New Zealand increases climate aid contribution
- Government commits $1.3 billion over four years to support countries most vulnerable to the effects of climate change
- At least 50 percent of funding will go to the Pacific as it adapts to the impacts of climate change
- The increase means New Zealand now meets its fair share of global climate funding
The Government is making a four-fold increase in the support it provides to countries most vulnerable to the climate emergency, Prime Minister Jacinda Ardern and Climate Change Minister James Shaw announced today in the lead up to the United Nations climate conference in Glasgow.
The increase announced today matches New Zealand’s contribution to global climate funding with COP26 host the United Kingdom on a per person basis.
“New Zealand will do its fair share in the global race to tackle climate change by providing $1.3 billion to assist lower income countries to protect lives, livelihoods and infrastructure from the impacts of climate change,” Jacinda Ardern said.
“I have seen and heard first-hand the impact of climate change in our region. We need to continue to step up our support for our Pacific family and neighbours who are on the front line of climate change and need our support most.
“The investment will enable New Zealand to support clean energy projects in developing countries, ensure buildings are able to withstand more damaging storms, crops are resilient to droughts, floods and new pests, and communities are protected from sea level rise and storm surges.
“Our new contribution far eclipses the pledges New Zealand has made previously. With the climate change clock ticking it’s important we lift our contribution now and bring it into line with other countries.
“Making this investment now helps protect our environment and build a safer planet for our children. It’s the right thing to do,” Jacinda Ardern said.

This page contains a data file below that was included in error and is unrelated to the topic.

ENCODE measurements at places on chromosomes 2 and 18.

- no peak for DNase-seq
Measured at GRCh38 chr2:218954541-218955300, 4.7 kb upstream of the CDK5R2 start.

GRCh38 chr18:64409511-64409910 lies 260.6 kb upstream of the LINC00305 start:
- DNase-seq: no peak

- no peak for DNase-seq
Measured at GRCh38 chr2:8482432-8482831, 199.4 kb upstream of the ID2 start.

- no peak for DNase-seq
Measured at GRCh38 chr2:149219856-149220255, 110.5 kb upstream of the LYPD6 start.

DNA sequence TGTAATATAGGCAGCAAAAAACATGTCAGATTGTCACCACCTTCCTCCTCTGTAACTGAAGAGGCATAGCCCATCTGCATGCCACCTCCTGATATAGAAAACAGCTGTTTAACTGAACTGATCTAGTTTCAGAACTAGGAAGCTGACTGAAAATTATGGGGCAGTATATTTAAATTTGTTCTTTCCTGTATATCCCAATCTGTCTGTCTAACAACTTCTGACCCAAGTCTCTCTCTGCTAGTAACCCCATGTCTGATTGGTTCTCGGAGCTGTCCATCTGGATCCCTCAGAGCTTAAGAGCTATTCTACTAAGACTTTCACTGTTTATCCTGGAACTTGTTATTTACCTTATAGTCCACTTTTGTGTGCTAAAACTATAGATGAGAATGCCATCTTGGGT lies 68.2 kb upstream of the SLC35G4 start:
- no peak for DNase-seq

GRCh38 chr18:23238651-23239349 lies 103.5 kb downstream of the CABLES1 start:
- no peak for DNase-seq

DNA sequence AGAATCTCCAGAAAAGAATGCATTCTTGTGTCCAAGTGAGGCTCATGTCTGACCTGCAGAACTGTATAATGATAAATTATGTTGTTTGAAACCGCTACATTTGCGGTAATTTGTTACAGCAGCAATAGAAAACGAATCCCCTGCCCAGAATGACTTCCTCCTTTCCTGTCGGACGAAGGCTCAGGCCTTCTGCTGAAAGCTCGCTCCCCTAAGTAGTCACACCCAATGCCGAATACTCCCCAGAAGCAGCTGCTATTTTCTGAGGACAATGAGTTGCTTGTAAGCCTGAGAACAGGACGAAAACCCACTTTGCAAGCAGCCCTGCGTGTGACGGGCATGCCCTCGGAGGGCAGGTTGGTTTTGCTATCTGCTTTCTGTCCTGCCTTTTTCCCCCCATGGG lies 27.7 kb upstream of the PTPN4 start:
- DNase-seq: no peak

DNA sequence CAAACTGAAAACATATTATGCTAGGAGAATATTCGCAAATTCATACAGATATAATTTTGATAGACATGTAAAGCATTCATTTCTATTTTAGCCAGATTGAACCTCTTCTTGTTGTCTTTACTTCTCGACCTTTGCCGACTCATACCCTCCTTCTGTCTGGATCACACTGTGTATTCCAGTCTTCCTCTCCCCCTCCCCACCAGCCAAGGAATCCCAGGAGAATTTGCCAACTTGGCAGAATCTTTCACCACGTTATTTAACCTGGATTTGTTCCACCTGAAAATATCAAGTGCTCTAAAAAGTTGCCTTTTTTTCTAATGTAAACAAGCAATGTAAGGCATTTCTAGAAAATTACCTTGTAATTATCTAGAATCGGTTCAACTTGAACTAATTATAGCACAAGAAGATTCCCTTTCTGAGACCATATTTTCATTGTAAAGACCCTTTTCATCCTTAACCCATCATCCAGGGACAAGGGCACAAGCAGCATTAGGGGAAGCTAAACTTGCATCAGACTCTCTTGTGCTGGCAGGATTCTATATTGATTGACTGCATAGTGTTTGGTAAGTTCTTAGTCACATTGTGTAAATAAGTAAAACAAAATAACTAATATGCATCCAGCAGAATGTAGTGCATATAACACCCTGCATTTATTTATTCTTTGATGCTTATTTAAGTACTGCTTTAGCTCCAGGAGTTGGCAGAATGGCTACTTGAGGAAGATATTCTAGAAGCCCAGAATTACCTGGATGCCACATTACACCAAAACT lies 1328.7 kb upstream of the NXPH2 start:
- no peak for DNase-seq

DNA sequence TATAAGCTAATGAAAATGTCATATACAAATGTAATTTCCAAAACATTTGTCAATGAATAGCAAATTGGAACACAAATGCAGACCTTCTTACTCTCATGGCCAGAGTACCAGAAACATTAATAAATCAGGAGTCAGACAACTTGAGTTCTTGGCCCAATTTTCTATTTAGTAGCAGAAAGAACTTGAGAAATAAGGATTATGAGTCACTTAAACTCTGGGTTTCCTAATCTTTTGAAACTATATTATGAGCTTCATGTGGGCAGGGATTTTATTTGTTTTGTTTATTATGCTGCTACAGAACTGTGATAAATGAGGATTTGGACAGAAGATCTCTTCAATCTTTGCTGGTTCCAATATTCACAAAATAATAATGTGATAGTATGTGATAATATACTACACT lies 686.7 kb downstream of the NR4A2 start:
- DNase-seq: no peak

Minister of Climate Change, James Shaw confirmed that at least half of New Zealand’s new $1.3 billion climate finance commitment, which covers the period 2022 to 2025, will go towards supporting New Zealand’s Pacific neighbours.
“Developing countries are those most uniquely at risk from the climate crisis. We can see that in the Pacific, where some of our closest neighbours are already experiencing rising sea levels and more extreme weather. This is having an impact on people’s livelihoods and ability to provide for their families,” James Shaw said.
“For these countries, the impacts of climate change that scientists have been warning us about for decades are not academic, or a distance threat; they are happening right now.
“Comparatively wealthy countries like Aotearoa New Zealand have a duty to do everything we possibly can to stop this getting worse, and to support countries to prepare for the unavoidable changes we have already forced on the climate.
“Climate finance is a critical pillar of real and tangible climate change action across the world. Massively increasing our contribution to the global effort will benefit local communities, and also further cement New Zealand’s presence in the region as a constructive, supportive country, committed to a resilient, prosperous future for Pacific Islands,” James Shaw said.